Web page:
On withholding in fiction
I’m not a big fan of writing advice; for every “rule” I can usually think of a dozen great stories that break it with aplomb. But I liked this tweet of Laura J. Silverman’s very much, as it is something I am guilty of and have been working to overcome:
Writing tip: ask yourself why you are withholding information from your reader. You might think it's adding tension/suspense, but most of the time it's only adding confusion.
There is a beauty in understatement and allusion. There is nothing like the magical sensation of a story’s meaning slowly unfolding, or the excitement of an unexpected twist. But too often these things happen at the expense of the reader, and in trying to win them you lose them utterly.
My most excellent developmental editor once put it succinctly: never be coy with what your POV character knows. They can be clueless, confused, wandering around in some nonsensical wonderland, not even knowing their own name; they can be deceitful, lying, two-faced masterminds mucking with everyone and everything. But the reader should always know what they know. The unreliable narrator is only exciting if the reader knows they’re unreliable; devilish machinations, breathless discoveries, only thrill if the reader is in on them.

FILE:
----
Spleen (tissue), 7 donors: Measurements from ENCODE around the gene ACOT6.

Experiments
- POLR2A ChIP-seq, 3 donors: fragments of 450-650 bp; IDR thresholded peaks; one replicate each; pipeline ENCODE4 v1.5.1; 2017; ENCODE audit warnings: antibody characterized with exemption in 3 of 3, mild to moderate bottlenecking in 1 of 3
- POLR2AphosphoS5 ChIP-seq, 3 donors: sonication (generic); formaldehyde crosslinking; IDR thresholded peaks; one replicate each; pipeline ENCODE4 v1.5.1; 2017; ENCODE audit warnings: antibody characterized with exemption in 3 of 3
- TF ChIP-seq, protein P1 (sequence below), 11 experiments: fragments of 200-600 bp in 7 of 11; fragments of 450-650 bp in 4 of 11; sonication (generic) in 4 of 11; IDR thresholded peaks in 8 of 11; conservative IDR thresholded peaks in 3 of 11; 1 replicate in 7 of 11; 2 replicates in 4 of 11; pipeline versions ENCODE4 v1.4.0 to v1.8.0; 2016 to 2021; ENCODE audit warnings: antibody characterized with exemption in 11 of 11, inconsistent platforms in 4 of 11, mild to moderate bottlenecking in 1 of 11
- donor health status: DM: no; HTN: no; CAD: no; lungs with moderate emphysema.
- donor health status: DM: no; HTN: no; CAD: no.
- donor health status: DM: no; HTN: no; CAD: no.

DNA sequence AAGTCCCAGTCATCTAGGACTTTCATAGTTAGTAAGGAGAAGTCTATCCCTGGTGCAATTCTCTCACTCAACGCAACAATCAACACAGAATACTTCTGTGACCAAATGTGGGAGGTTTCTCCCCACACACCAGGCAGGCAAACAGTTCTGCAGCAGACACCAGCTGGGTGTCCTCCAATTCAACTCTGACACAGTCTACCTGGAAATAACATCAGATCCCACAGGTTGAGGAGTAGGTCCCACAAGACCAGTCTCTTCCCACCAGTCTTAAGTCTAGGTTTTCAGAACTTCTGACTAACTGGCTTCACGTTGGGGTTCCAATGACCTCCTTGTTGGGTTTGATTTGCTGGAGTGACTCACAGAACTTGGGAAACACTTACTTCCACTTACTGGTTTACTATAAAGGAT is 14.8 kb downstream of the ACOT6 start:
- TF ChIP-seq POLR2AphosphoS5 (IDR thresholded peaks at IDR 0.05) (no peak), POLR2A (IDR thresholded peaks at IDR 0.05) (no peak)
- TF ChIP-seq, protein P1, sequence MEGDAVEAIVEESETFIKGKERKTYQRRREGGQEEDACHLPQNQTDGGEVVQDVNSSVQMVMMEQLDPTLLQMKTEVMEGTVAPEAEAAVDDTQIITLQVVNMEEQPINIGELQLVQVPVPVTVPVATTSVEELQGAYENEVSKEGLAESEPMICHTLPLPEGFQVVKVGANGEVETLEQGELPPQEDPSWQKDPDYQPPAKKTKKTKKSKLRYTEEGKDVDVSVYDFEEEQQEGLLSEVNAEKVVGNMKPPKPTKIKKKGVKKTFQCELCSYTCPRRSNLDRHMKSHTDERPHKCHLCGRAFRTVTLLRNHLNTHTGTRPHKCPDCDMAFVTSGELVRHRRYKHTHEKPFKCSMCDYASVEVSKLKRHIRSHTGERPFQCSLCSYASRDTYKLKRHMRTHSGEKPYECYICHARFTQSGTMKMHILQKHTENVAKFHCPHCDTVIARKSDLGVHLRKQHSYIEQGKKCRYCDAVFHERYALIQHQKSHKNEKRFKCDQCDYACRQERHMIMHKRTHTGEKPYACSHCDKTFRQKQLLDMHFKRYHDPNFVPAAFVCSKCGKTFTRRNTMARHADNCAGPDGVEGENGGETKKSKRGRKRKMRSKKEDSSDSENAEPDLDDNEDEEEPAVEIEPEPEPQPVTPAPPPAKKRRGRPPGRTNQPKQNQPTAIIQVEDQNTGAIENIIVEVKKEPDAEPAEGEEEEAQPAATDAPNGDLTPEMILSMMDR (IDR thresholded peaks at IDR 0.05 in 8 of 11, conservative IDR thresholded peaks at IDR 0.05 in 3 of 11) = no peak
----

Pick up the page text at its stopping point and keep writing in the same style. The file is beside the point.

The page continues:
As for withholding other information – setting, time, etc. – every writer and every story will have a different rule of thumb. I’ve generally found that when I just feel like I’m really spelling it out is the point where readers are able to follow along. Any more withholding and I’m losing them. It can feel strange, to have to be so explicit about what feels like basic truths, but we are far too close to our own work. Of course it all feels obvious to us: we know the landscape of our stories for miles past their borders and the entirety of our characters’ histories. Readers have no such insight.
To rephrase the tweet: what do you gain from withholding? What does it accomplish, versus spelling it out? If you can’t think of a reason quickly, then there’s probably no purpose to it – and a confused reader is rarely a good thing. (There’s a reason why experimental fiction tends to be very short; most readers will not soldier on for pages of the stuff.)
I think of story writing now in terms similar to academic essay writing. In a sense, a story is an argument for seeing the world in a certain way. As I would with any academic paper, I make sure my thesis is clear, and that I have enough proof to make a reader believe it.
(You can check out more of Laura’s writing advice on Twitter – she’s @LJSilverman1)
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